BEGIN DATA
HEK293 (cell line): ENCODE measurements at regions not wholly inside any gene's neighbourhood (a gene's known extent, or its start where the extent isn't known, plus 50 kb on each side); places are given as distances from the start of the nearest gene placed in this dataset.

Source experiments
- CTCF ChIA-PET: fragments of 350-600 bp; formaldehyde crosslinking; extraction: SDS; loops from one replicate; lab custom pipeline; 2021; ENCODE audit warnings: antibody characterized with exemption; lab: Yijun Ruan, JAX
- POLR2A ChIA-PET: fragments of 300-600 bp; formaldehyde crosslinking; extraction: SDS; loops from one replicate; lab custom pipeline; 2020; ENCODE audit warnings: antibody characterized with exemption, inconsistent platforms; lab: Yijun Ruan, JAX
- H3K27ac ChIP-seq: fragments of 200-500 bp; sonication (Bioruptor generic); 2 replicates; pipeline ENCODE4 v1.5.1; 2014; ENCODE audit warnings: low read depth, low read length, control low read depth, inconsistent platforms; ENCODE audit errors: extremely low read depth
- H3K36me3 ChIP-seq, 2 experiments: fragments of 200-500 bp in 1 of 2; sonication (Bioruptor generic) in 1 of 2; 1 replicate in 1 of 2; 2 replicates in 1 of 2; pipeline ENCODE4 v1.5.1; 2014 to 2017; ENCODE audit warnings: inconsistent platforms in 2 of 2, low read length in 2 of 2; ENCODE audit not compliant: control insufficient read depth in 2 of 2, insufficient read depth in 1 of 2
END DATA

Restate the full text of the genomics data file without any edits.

HEK293 (cell line): ENCODE measurements at regions not wholly inside any gene's neighbourhood (a gene's known extent, or its start where the extent isn't known, plus 50 kb on each side); places are given as distances from the start of the nearest gene placed in this dataset.

Source experiments
- CTCF ChIA-PET: fragments of 350-600 bp; formaldehyde crosslinking; extraction: SDS; loops from one replicate; lab custom pipeline; 2021; ENCODE audit warnings: antibody characterized with exemption; lab: Yijun Ruan, JAX
- POLR2A ChIA-PET: fragments of 300-600 bp; formaldehyde crosslinking; extraction: SDS; loops from one replicate; lab custom pipeline; 2020; ENCODE audit warnings: antibody characterized with exemption, inconsistent platforms; lab: Yijun Ruan, JAX
- H3K27ac ChIP-seq: fragments of 200-500 bp; sonication (Bioruptor generic); 2 replicates; pipeline ENCODE4 v1.5.1; 2014; ENCODE audit warnings: low read depth, low read length, control low read depth, inconsistent platforms; ENCODE audit errors: extremely low read depth
- H3K36me3 ChIP-seq, 2 experiments: fragments of 200-500 bp in 1 of 2; sonication (Bioruptor generic) in 1 of 2; 1 replicate in 1 of 2; 2 replicates in 1 of 2; pipeline ENCODE4 v1.5.1; 2014 to 2017; ENCODE audit warnings: inconsistent platforms in 2 of 2, low read length in 2 of 2; ENCODE audit not compliant: control insufficient read depth in 2 of 2, insufficient read depth in 1 of 2